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Meaning in Context: Is There Any Other Kind?

Meaning in Context: Is There Any Other Kind? <jats:p>While the contextual grounding of the meanings of human action and language is vital to our everyday understanding of our own and others' behavior, the importance of context has been largely ignored by traditional research approaches in the social and behavioral sciences and in their application to the field of education. The positivist model, which has dominated these disciplines, has led to a search for universal context-free laws and to the use of context-stripping methods. Investigators in developmental and social psychology and in educational research have increasingly begun to note the inadequacies of this approach. Drawing examples from phenomenology, sociolinguistics, and ethnomethodology, Elliot Mishler proposes alternative approaches which are more appropriate to the study of meaning in context.</jats:p> http://www.deepdyve.com/assets/images/DeepDyve-Logo-lg.png Harvard Educational Review CrossRef

Meaning in Context: Is There Any Other Kind?

Harvard Educational Review , Volume 49 (1): 1-19 – Apr 1, 1979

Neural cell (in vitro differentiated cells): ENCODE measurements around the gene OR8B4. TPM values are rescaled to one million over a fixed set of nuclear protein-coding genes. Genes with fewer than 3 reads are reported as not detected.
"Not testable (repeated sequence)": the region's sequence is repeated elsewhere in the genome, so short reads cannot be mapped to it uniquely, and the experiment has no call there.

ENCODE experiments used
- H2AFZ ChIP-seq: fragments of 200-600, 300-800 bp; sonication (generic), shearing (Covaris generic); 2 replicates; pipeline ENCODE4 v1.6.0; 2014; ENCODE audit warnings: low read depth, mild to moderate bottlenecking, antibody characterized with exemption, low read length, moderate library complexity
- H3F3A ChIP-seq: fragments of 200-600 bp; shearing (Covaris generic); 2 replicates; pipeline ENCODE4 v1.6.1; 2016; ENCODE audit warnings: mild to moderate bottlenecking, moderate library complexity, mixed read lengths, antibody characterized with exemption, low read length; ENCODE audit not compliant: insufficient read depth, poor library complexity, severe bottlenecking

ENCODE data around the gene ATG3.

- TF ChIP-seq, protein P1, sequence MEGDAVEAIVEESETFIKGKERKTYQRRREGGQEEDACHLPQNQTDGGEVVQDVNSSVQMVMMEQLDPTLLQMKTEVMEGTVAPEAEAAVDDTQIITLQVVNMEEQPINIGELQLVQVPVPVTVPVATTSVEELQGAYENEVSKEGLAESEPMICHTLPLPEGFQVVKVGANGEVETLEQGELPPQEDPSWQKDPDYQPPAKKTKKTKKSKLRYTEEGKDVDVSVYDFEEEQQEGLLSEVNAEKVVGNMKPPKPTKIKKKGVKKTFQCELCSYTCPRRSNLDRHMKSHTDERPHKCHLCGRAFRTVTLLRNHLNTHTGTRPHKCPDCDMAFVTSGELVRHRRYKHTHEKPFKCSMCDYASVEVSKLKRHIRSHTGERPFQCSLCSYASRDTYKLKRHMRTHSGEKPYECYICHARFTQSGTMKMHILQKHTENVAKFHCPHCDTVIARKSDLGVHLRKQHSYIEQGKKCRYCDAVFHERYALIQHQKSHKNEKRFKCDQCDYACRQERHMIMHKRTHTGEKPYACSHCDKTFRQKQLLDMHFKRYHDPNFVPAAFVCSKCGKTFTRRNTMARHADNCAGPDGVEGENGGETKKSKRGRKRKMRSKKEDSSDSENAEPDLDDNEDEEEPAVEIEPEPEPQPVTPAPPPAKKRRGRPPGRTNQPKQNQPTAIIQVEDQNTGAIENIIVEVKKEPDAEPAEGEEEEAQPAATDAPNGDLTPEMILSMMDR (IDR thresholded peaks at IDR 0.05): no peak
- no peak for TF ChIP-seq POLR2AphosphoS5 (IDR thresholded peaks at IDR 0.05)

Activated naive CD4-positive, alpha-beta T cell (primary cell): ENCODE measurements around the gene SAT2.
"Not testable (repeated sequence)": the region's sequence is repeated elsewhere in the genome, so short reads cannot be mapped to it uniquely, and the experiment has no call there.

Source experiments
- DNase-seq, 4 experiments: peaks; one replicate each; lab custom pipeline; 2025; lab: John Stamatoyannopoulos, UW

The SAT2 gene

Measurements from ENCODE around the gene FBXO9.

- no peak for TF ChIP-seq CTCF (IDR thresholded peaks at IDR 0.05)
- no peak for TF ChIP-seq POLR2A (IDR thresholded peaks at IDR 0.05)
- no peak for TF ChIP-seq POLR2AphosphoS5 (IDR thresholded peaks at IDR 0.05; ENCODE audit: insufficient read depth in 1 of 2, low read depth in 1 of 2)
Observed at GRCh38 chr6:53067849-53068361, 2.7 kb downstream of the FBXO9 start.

Meaning in Context: Is There Any Other Kind?


Abstract

<jats:p>While the contextual grounding of the meanings of human action and language is vital to our everyday understanding of our own and others' behavior, the importance of context has been largely ignored by traditional research approaches in the social and behavioral sciences and in their application to the field of education. The positivist model, which has dominated these disciplines, has led to a search for universal context-free laws and to the use of context-stripping methods. Investigators in developmental and social psychology and in educational research have increasingly begun to note the inadequacies of this approach. Drawing examples from phenomenology, sociolinguistics, and ethnomethodology, Elliot Mishler proposes alternative approaches which are more appropriate to the study of meaning in context.</jats:p>

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Publisher
CrossRef
ISSN
0017-8055
DOI
10.17763/haer.49.1.b748n4133677245p
Publisher site
See Article on Publisher Site

Abstract

<jats:p>While the contextual grounding of the meanings of human action and language is vital to our everyday understanding of our own and others' behavior, the importance of context has been largely ignored by traditional research approaches in the social and behavioral sciences and in their application to the field of education. The positivist model, which has dominated these disciplines, has led to a search for universal context-free laws and to the use of context-stripping methods. Investigators in developmental and social psychology and in educational research have increasingly begun to note the inadequacies of this approach. Drawing examples from phenomenology, sociolinguistics, and ethnomethodology, Elliot Mishler proposes alternative approaches which are more appropriate to the study of meaning in context.</jats:p>

Journal

Harvard Educational ReviewCrossRef

Published: Apr 1, 1979

There are no references for this article.